Works[edit]

  • (1968) La Place de l'étoile
  • (1969) La Ronde de nuit; English translation: Night Rounds (New York: Alfred A. Knopf, 1971)
  • (1972) Les Boulevards de ceinture; English translation: Ring Roads (London: Gollancz, 1974)
  • (1974) Lacombe, Lucien; screenplay co-written with Louis Malle; English translation: Lacombe, Lucien: The Complete Scenario of the Film (New York: Viking, 1975)
  • (1975) Villa Triste
  • (1977) Livret de famille
  • (1978) Rue des Boutiques obscures; English translation: Missing Person (London: Jonathan Cape, 1980)
  • (1981) Une jeunesse
  • (1981) Memory Lane (drawings by Pierre Le-Tan)
  • (1982) De si braves garçons
  • (1984) Quartier Perdu; English translation: A Trace of Malice (Henley-on-Thames: Aidan Ellis, 1988)
  • (1986) Dimanches d'août
  • (1988) Catherine Certitude (illustrated by Sempé); English translation: Catherine Certitude (Boston: David R. Godine, 2000)
  • (1988) Remise de peine
  • (1989) Vestiaire de l'enfance
  • (1990) Voyage de noces; English translation: Honeymoon (London: Harvill / HarperCollins, 1992)
  • (1991) Fleurs de ruine
  • (1992) Un cirque passe
  • (1993) Chien de printemps
  • (1995) Du plus loin de l'oubli; English translation: Out of the Dark (Lincoln: Bison Books / University of Nebraska Press, 1998)
  • (1997) Dora Bruder; English translations: Dora Bruder (Berkeley: University of California Press, 1999), The Search Warrant (London: Random House / Boston: Harvill Press, 2000)
  • (1999) Des inconnues
  • (2001) La Petite Bijou
  • (2003) Accident nocturne
  • (2004) Un pedigree
  • (2007) Dans le café de la jeunesse perdue
  • (2010) L'Horizon
  • (2012) L'Herbe de nuit
  • (2014) Pour que tu ne te perdes pas dans le quartier

Filmography[edit]

Screenplays

Adaptations of his novels

  • Une jeunesse (from the novel of same title) directed by Moshé Mizrahi, 1983
  • Le parfum d'Yvonne (from the novel Villa Triste) directed by Patrice Leconte, 1994
  • Te quiero de Manuel Poirier (from the novel Dimanches d'août), 2001
  • Charell de Mikhael Hers, moyen-métrage (from the novel De si braves garçons), 2006

References[edit]

  1. ^ Bas Wohlert, Camille (9 October 2014). "Patrick Modiano of France wins Nobel Literature Prize". The Rappler. Retrieved 9 October 2014. 
  2. ^ Mario Modiano: Hamehune Modillano. The genealogical story of the Modiano family from 1570 to our days (pdf, 360 pages), www.themodianos.gr + M. Modiano, Athens 2000
  3. ^ "Ten Things to Know About Patrick Modiano". The Local, 9 October 2014. Retrieved 9 October 2014.
  4. ^ Schwartz, Alexandra (9 October 2014). "Patrick Modiano's Postwar World". The New Yorker. Retrieved 9 October 2014. 
  5. ^ Brown, Mark; Kim Willsher and Alison Flood (9 October 2014). "Nobel prize winner Patrick Modiano hailed as modern Marcel Proust". The Guardian. Retrieved 9 October 2014. 
  6. ^ a b c d Julien Bisson. "Patrick Modiano: Literary Giant" France Today, 15 November 2011. Retrieved 9 October 2014.
  7. ^ Elle, 6 October 2003.
  8. ^ 2010: Patrick Modiano: "Place de l‘Étoile" (in German)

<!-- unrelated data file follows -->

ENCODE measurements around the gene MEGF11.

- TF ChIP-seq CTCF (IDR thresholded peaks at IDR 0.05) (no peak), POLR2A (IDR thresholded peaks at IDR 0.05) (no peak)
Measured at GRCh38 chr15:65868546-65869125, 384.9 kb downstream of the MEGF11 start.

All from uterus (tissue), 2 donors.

9. ^ "This passage perfectly captures Nobel laureate Patrick Modiano's obsession with memory". Vox. 9 October 2014. Retrieved 9 October 2014. 
  10. ^ Claire Armitstead, Alison Flood and Marta Bausells (9 October 2014). "Patrick Modiano wins the Nobel prize in literature 2014 – as it happened". The Guardian. Retrieved 9 October 2014. 
  11. ^ Henri Astier: "Patrick Modiano – Dans le Cafe de la jeunesse perdue", in: The Times Literary Supplement, No. 5492 (2008):32, 4 July 2008
  12. ^ Colin Nettelbeck: "Comme l'eau vive: mémoire et revenance dans Dans le café de la jeunesse perdue (2007)", in: Modiano, ou, Les intermittences de la mémoire, edited by Anne-Yvonne Julien and Bruno Blanckeman, Table of contents (pdf), Hermann, Paris 2010, ISBN 978-2-7056-6954-6, pp. 391–412.
  13. ^ Jurate Kaminskas: "Traces, traces et figures: Dans le cafe de la jeunesse perdue de Patrick Modiano", in: French Cultural Studies, Vol. 23, No. 4 (November 2012):350–357 Abstract.
  14. ^ "Bio-bibliography". nobelprize.org. 9 October 2014. Retrieved 9 October 2014. 
  15. ^ a b Alter, Alexandra; Dan Bilefsky (9 October 2014). "Patrick Modiano, a Modern 'Proust,' Is Awarded Nobel in Literature". The New York Times. Retrieved 9 October 2014. 
  16. ^ Niklas Pollard and Alistair Scrutton. "Patrick Modiano, French Sephardic Novelist, Wins Nobel for Literature", Forward, 9 October 2014. Retrieved 9 October 2014.
  17. ^ "The Nobel Prize in Literature 2014". Nobelprize. 9 October 2014. Retrieved 9 October 2014. 
  18. ^ "Interview with Patrick Modiano". Nobelprize. Retrieved 9 October 2014. 
  19. ^ Thomson, Rupert (9 October 2014). "Patrick Modiano: an appreciation of the Nobel prize in literature winner". The Guardian. Retrieved 9 October 2014. 
  20. ^ Thomson, Rupert (6 May 2011). "Book Of A Lifetime: Honeymoon, By Patrick Modiano". The Independent. Retrieved 6 May 2011. 
  21. ^ Gibson, Megan (9 October 2014). "Why You Haven't Heard of Patrick Modiano, Winner of the Nobel in Literature". Time Magazine. Retrieved 9 October 2014. 

Further reading[edit]

External links[edit]